Link to What's New This Week UWP Commentary on Recent Lectures:Week of September 14, 2003

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UWP Commentary from Lectures - Week of September 14, 2003

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California State University, Dominguez Hills
University of Wisconsin, Parkside
Soka University Japan - Transcend Art and Peace
Created: September 6, 2002
Latest Update: September 19, 2003

E-Mail Icon jeannecurran@habermas.org
takata@uwp.edu

Site Teaching Modules UWP Commentary on Recent Lectures:
Week of September 14, 2003

Site Copyright: Jeanne Curran and Susan R. Takata and Individual Authors, September 2002.
"Fair use" encouraged.

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Comments grouped by course.
Subject of comment in green.
susan's commentaries in bright blue.

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    Erin Huff wrote on Monday, September 15th:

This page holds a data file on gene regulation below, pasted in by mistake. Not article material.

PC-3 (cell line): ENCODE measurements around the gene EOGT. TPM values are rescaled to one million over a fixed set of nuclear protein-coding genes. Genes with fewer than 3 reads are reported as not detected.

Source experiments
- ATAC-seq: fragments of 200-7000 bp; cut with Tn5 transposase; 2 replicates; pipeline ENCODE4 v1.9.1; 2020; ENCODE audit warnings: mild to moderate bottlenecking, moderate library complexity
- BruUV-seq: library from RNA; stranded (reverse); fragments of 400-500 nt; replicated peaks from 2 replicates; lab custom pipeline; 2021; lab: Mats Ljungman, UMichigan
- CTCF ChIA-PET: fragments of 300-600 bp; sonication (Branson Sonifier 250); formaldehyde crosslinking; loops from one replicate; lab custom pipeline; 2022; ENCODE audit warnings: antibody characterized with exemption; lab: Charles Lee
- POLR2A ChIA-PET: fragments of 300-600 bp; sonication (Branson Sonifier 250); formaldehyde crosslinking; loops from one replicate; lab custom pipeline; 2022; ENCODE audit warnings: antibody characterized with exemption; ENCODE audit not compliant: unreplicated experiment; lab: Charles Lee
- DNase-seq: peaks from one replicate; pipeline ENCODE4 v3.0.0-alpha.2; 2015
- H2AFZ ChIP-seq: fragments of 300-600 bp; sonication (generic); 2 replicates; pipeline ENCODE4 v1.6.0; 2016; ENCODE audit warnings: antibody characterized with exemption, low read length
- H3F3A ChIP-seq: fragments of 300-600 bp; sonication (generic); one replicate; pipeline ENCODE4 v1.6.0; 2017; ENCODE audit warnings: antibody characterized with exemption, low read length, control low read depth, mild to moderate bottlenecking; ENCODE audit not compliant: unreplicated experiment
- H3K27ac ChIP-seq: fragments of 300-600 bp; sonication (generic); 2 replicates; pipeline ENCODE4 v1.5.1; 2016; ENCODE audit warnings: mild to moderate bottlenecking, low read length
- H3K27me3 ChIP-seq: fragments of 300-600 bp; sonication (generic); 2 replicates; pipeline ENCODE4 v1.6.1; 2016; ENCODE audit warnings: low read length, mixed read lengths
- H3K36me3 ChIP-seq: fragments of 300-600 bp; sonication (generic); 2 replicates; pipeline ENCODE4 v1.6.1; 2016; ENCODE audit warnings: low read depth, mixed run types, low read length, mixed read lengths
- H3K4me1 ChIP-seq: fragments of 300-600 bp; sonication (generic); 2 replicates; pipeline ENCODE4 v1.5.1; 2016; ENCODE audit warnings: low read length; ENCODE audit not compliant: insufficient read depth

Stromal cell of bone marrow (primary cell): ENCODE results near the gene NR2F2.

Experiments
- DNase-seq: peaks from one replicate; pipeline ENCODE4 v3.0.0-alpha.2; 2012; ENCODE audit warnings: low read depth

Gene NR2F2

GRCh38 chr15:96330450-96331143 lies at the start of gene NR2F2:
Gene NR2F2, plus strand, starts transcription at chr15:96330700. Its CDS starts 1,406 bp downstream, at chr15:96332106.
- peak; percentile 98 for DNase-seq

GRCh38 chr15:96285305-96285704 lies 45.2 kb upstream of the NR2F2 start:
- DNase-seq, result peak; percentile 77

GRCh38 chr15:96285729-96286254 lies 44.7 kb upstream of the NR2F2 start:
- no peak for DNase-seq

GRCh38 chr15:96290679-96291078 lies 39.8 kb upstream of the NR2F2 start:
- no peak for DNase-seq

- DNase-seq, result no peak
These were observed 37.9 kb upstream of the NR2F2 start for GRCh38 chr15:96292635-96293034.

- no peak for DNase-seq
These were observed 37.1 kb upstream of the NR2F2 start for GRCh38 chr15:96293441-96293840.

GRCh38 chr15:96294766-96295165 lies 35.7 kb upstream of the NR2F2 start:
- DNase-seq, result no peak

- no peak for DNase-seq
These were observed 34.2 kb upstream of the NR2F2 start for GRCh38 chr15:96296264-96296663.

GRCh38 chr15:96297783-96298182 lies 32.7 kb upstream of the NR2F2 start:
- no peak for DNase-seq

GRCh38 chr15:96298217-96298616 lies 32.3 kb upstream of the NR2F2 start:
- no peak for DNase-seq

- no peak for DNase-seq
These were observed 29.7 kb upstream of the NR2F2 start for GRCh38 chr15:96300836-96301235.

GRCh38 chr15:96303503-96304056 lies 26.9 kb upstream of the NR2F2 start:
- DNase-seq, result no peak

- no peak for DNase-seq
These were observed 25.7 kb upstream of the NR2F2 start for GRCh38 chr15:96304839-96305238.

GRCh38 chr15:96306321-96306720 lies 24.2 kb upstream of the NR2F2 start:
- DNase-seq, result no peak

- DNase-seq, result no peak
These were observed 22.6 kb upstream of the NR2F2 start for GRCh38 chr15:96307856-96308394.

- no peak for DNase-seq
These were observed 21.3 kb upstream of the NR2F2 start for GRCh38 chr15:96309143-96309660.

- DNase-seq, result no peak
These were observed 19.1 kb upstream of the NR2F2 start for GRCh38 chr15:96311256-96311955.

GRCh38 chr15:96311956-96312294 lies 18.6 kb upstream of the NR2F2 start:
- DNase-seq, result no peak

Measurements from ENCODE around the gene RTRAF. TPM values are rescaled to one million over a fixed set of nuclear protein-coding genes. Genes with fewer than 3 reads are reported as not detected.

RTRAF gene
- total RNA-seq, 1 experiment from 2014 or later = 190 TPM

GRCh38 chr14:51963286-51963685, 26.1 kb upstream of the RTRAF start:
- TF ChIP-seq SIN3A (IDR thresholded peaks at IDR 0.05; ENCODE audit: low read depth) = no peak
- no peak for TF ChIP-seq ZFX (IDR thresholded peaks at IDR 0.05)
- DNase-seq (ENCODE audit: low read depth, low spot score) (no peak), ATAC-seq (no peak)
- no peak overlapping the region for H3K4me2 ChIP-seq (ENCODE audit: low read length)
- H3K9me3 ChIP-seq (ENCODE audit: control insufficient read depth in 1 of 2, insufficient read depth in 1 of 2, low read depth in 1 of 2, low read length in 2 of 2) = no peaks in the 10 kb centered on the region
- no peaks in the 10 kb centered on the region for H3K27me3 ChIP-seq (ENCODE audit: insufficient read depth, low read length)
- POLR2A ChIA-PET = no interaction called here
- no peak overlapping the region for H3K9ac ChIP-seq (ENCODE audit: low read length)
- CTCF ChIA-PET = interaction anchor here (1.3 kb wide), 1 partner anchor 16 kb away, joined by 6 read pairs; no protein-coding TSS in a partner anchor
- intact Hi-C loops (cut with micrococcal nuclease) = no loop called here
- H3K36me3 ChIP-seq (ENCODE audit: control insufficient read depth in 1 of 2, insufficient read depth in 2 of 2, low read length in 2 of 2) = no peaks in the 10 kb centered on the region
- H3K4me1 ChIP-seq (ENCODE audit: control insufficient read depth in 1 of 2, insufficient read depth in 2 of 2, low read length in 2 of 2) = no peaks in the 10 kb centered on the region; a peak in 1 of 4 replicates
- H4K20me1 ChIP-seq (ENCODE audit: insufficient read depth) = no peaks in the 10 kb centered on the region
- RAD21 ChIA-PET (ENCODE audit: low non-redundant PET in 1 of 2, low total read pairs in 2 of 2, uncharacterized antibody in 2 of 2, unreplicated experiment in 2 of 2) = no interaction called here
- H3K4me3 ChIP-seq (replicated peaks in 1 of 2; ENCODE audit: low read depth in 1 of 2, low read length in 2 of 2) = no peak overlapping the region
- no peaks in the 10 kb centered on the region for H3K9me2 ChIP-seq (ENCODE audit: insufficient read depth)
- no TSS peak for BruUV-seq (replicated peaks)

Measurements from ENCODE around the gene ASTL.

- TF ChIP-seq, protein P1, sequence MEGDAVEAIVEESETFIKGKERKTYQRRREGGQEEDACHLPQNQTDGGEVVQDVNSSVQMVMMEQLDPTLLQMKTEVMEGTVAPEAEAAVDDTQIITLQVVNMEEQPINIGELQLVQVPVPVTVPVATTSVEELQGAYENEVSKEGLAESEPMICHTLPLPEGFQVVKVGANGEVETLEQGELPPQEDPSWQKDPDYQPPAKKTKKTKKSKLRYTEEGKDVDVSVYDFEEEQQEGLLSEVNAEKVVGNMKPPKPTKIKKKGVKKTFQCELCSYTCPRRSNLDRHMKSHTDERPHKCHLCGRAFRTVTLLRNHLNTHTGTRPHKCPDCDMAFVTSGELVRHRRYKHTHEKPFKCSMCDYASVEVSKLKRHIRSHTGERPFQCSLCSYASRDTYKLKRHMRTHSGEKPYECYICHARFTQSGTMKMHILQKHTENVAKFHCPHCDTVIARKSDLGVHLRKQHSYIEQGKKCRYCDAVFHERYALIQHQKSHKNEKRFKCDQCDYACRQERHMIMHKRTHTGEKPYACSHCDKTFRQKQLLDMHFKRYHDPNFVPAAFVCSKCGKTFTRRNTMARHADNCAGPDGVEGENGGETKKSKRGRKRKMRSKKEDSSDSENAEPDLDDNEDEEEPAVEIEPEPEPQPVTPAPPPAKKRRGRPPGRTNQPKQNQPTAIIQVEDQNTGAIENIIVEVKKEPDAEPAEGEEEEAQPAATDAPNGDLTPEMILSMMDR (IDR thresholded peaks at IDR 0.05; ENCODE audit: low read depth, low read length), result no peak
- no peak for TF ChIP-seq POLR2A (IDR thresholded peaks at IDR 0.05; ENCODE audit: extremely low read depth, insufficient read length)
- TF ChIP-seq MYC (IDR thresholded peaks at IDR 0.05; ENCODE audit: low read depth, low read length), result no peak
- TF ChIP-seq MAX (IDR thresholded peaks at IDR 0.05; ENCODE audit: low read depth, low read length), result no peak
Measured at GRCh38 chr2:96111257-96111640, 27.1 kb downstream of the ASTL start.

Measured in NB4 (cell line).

On gold stars

    Prisoners get time off for good behavior (gold star theory). I wonder how many of these criminals end up back in jail after recieving this"positive reinforcement?

    erin -- excellent question! then we wonder why our prisons don't seem to be working.

    Crystal Garth wrote on Wednesday, September 17th:
    Responding to Erin Huff

    Is getting time off for good behavior really positive reinforcement or just a means to an end? After all, their goal is to get out and if "being good" is what it takes, who wouldn't try to do it?

    crystal -- you raise an excellent point. some inmates are just out to do whatever it takes to get out. then what really works?



    On Sunday, September 14th, Dominick Melton wrote:
    On "learning is messy!"

    Reflecting on what you said about the method "learning that is messy", I believe this because becoming a great learner your thoughts may jump around in different places. Example is solving a murder case.

    dominick -- yes, not just classroom learning being messy but any kind of learning is messy! good point.

    On September 16th, Erin Arneson wrote:
    Responding to Dominick